Is the #MeToo movement officially over?
Last night, Democrats in Minnesota nominated Rep. Keith Ellison–who has been accused of domestic violence by at least two women–for the state’s Attorney General office.
Ellison–who also serves as the deputy director of the Democratic National Committee, and was the first Muslim to be elected to Congress–has denied the allegations.
It’s impossible to know how much the allegations hurt Ellison’s campaign, because the news didn’t break until Saturday night–after more than 100,000 early votes had already been cast.
Ellison was accused on Saturday night of abusing his ex-girlfriend Karen Monahan, by Monahan’s son. Ms. Monahan herself confirmed that the abuse took place, and that she had video evidence to back her story–which she has, thus far, refused to release.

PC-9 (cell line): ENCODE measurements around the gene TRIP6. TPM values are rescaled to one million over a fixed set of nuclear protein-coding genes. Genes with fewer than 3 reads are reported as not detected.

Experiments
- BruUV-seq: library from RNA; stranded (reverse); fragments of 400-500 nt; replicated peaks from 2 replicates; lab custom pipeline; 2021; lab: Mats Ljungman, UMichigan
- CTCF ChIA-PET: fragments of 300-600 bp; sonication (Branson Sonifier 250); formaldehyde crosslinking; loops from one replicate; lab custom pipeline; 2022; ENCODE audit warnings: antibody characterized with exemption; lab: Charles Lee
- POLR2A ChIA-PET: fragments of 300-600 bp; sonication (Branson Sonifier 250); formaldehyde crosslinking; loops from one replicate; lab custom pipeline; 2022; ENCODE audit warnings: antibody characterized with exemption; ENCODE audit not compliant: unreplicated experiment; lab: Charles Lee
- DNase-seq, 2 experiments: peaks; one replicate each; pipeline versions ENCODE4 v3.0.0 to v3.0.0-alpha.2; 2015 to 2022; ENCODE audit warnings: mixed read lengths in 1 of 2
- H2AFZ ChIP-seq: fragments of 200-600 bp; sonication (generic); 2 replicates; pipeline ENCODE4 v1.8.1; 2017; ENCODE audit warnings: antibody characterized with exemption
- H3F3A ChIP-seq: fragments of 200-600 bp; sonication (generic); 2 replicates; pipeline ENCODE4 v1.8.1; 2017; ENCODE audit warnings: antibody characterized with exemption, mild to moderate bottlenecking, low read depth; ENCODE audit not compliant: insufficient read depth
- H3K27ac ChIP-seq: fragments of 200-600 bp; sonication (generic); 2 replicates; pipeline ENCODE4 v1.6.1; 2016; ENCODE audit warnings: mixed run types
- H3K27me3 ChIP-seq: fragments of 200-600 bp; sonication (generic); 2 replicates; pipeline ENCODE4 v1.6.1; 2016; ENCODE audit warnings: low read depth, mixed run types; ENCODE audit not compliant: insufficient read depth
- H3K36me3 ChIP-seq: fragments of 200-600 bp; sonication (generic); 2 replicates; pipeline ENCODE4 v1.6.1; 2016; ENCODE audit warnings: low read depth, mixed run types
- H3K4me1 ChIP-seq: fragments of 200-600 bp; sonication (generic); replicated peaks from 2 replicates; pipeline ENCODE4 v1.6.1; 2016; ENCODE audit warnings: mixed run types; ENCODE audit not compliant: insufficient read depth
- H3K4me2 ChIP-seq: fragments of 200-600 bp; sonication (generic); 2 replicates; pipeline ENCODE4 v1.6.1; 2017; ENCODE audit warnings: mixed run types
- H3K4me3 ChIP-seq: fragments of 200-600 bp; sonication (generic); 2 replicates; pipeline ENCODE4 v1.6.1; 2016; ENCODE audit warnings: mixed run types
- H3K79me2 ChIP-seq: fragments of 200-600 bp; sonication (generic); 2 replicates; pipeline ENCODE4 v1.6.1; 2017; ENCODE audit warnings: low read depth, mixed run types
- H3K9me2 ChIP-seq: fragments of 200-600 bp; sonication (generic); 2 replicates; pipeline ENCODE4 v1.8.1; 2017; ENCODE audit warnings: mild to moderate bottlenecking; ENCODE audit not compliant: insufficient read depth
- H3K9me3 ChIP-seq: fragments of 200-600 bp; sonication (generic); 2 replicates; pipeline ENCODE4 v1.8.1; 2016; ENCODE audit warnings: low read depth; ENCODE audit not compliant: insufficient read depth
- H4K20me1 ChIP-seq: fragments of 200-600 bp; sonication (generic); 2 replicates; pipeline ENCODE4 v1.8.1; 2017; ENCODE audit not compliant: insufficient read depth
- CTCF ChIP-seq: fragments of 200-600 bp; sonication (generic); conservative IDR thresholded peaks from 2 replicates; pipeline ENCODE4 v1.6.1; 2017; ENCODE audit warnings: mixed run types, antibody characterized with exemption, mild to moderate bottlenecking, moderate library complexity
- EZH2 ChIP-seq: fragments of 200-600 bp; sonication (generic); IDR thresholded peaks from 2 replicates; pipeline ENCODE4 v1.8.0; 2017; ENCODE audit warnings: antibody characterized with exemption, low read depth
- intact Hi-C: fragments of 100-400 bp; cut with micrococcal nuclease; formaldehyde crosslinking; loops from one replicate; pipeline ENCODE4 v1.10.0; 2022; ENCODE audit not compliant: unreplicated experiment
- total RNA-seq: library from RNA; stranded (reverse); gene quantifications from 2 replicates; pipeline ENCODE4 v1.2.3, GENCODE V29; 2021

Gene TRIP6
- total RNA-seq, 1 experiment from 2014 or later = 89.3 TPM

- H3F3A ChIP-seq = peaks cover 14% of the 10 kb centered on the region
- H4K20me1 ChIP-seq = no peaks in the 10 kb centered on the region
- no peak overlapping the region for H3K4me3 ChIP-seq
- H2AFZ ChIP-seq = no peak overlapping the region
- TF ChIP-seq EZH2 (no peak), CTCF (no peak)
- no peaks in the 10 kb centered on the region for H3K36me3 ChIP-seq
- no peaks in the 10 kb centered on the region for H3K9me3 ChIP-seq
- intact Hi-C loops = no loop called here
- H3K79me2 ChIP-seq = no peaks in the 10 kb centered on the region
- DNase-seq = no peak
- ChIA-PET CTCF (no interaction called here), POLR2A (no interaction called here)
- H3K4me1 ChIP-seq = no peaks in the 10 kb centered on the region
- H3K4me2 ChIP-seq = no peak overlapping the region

Another allegation came from Ellison’s ex-mistress, Amy Alexander, who sought a restraining order in 2006.
Ellison had been the favorite to win a contentious Democratic primary, and managed to come out ahead on Tuesday. But the allegations could ultimately keep him out of office in the general election–and, with competitive Senate and Governor races in the purple-ish state, it could have major implications.
The allegations could also cost Ellison his job as the second-in-command of the Democratic Party: the DNC has issued a statement, more than three days after the allegations first broke, to confirm that they’re reviewing the abuse claims. They have not yet suspended Ellison from his duties.